17 May Dogs in the Countryside
Thankfully, at last spring appears to have arrived, the days are longer and we have more time in daylight to enjoy outside with our dogs, wonderful !
For most of us, there’s little to beat a long walk in the countryside with our dog, but we do have to take care of a few things to be responsible and considerate to others. Hopefully, none of these will be news to any dog owner, but I think it is well worth reminding ourselves from time to time.
Keeping your dog on a lead around livestock and particularly sheep as many will be lambing in the spring should be common sense. Everyone thinks their dog would never chase a sheep . . . until they do. This could cause a ewe to abort, a terrified lamb unable to keep up with its mother to be separated, lost and die, let alone if a dog actually captures and bites a sheep or worse, a lamb. Imagine how terrible you would feel if your much loved dog did this, such a shock to see them behave like this (but completely natural), not the dog’s fault but rather ours, for not keeping them safely on a lead or long line.
Less obvious is the risk to ground nesting birds. If your dog is allowed to run off footpaths and into fields and hedgerows, nesting birds can be disturbed and frightened off their nests leaving eggs to perish, nests and eggs can be damaged. You will probably be entirely unaware that this has happened. Our wild birds are very precious to our ecosystem, and many farmers put in significant effort to create habitats for them. That is pointless if we dog owners allow our dogs to charge about scaring them away !
There are of course risks to your dog, too. If they run through a crop which has recently been sprayed, they will at some point lick the spray from their coats and many sprays cause problems when they are ingested like this. Some farmers are really good about putting up notices to let you know when fields have been sprayed, but not all. If your dog strays from a footpath, they may find traps or bait boxes and be injured or poisoned, not at all a good outcome from a lovely walk.
We need to remember that a farmer who sees a dog worrying their livestock (and that means causing them anxiety, not necessarily chasing or injuring them) is allowed, in law, to shoot that dog. What a terrible thing to happen on a country walk, and believe me, it does. In June, I am off to a professional conference about the problems of dogs around sheep and what can be done to reduce them – it’s that common and serious an issue ! We will be looking at educational initiatives for schools and for dog training clubs, what the media could do to help and hopefully, lots of other interesting ideas to get this important message out.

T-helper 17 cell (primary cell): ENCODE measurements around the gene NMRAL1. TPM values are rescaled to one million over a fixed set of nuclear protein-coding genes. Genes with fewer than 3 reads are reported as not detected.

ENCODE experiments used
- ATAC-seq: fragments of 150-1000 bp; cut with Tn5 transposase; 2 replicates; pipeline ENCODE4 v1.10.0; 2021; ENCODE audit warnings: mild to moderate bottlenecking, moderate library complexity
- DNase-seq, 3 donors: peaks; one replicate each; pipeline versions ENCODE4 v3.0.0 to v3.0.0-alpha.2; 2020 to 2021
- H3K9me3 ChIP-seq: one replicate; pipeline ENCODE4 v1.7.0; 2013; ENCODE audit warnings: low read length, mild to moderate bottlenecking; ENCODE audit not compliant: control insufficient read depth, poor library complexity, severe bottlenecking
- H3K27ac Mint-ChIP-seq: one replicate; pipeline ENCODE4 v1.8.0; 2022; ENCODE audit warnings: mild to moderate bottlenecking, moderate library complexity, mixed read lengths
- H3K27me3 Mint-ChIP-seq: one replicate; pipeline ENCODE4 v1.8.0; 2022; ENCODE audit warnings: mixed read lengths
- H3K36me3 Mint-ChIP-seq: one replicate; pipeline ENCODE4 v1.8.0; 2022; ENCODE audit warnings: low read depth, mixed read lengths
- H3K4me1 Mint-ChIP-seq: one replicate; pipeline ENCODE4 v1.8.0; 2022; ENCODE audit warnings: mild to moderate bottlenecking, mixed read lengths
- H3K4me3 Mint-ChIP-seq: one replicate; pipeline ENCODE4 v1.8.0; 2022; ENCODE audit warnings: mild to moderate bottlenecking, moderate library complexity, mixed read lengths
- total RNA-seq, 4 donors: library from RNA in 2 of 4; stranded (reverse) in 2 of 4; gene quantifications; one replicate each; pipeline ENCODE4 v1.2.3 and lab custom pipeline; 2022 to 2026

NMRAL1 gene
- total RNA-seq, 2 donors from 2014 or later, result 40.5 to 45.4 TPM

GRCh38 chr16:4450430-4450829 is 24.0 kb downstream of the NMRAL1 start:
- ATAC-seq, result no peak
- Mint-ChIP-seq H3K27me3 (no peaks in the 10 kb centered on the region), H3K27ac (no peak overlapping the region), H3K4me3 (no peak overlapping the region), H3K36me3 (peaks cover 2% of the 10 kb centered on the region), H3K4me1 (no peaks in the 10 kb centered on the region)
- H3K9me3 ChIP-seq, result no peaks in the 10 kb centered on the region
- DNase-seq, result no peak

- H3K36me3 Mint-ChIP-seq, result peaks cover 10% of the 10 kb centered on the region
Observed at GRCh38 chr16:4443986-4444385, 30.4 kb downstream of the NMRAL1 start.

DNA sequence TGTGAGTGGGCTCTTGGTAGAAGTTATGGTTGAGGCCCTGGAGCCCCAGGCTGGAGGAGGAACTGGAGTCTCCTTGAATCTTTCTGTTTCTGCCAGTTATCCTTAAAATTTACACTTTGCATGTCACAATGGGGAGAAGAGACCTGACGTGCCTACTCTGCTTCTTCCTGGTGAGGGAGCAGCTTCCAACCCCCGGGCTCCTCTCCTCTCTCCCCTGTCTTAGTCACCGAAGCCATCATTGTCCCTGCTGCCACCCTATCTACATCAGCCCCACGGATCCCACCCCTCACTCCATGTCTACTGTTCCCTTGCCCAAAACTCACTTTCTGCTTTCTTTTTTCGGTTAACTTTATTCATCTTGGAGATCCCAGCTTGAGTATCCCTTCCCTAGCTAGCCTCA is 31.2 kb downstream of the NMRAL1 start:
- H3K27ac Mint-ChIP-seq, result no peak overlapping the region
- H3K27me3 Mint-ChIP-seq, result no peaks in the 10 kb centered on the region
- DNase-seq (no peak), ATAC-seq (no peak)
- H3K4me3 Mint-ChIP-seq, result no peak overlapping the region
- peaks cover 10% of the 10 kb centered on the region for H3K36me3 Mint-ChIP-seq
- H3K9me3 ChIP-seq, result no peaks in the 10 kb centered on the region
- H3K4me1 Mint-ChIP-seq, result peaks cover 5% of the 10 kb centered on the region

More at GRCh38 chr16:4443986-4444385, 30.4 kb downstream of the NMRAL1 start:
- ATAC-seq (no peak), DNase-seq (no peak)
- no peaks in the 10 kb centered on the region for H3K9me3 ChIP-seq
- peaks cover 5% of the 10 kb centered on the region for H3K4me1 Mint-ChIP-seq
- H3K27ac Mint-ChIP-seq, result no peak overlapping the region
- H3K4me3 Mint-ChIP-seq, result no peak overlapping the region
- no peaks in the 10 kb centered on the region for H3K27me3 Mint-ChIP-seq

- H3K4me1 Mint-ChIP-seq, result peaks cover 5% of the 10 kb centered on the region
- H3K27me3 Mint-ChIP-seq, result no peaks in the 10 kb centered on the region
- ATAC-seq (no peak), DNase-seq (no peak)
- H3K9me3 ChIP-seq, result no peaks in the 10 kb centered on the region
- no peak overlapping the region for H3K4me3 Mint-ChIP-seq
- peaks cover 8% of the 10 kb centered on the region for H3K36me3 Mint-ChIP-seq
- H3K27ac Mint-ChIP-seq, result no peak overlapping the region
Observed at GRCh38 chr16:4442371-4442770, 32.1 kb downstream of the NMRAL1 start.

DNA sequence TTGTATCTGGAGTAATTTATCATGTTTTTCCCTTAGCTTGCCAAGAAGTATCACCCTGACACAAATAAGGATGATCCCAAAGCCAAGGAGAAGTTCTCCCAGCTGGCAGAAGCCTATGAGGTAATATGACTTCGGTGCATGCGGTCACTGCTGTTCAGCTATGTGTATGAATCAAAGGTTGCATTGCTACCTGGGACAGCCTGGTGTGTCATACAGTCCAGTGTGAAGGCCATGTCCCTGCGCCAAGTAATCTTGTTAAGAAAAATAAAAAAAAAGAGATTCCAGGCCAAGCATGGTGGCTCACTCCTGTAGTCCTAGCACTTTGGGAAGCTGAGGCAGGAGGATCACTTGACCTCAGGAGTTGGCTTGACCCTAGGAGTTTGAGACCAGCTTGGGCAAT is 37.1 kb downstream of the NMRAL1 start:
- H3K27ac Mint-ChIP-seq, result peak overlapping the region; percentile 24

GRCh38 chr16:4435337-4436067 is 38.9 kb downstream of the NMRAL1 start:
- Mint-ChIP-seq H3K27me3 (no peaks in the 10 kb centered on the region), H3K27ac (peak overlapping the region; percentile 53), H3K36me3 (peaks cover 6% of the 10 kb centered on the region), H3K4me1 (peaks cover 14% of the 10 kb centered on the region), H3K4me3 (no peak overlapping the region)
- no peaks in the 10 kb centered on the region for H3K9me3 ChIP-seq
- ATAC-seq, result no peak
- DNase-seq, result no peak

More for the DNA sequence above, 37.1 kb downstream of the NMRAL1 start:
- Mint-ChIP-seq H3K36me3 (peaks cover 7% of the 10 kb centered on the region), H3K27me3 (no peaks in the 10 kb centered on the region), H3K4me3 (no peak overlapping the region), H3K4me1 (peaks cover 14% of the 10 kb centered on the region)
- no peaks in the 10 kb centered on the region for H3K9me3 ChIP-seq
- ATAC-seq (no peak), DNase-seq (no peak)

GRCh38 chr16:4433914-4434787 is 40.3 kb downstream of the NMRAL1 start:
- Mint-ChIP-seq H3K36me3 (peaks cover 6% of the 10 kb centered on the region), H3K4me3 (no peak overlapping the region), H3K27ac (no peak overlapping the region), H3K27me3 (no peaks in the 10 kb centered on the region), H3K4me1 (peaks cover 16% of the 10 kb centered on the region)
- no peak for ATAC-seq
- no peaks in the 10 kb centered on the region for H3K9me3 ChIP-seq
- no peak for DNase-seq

It should go without saying to pick up your dog’s poo – sadly, I see so much poo left on footpaths around where I live and walk regularly. Worse still, picked up in a bag which is then left behind or even hung in a tree ! Madness ! Please carry a container for your full poo bags (we sell great ones at Gelert Behaviour Training), carry them with you until you get to a bin, and dispose of them safely ! Our dogs can, without our knowledge, carry parasites which can cause serious diseases in sheep and cattle, serious enough to affect a farmer’s livelihood as well as the more well known risks to children’s health from the more common types of internal parasites. (I will talk more about parasites in future) Just because you are in the countryside, you are not excused from picking up poo, I’m sorry to say !
I find it very sad when I see people “walking their dog” when the dog is running around doing its own thing and the people are chatting, or on their phone with earphones in, completely oblivious to what their dog is doing !
For me, a walk with my dogs is precious time to connect with them in their favourite places and share that walk, allowing them to sniff and explore, but interacting with them so we are truly walking together.
There is always a value for my dogs in listening to me, I always have treats and toys with me, and we have fun practising recalls, stays, jumping (not so much now they are all old !), finding things I hide, finding bits of food etc.
I am an Authorised Trainer for the wonderful Reactive Dog Group on Facebook – if you are a member, you will be familiar with the term MDIF – “my dog is friendly” !
Well, so are mine with their friends, but they are worried by dogs they don’t know charging up to them. I will shout out asking you to keep your dog away, or whatever I need to do to keep my dogs feeling safe. They are on their leads for all the reasons mentioned above. Even ‘though my dogs are ALL retired working sheepdogs and I absolutely know that all they would do is fetch the sheep to me, my local farmer wouldn’t immediately know that. I love my dogs far too much to take ANY risk with their lives, they are far too short already.
I’m sure most people reading this are fully aware of all of these points – you may like to share them with others who perhaps are not so familiar with the countryside.
Please do enjoy your walks, of course, I don’t want to put you off ! I would just ask that we all consider the other “users” of the countryside from wildlife, landowners, tenant farmers, other dog walkers and everyone else enjoying our lovely countryside at this fabulous time of year.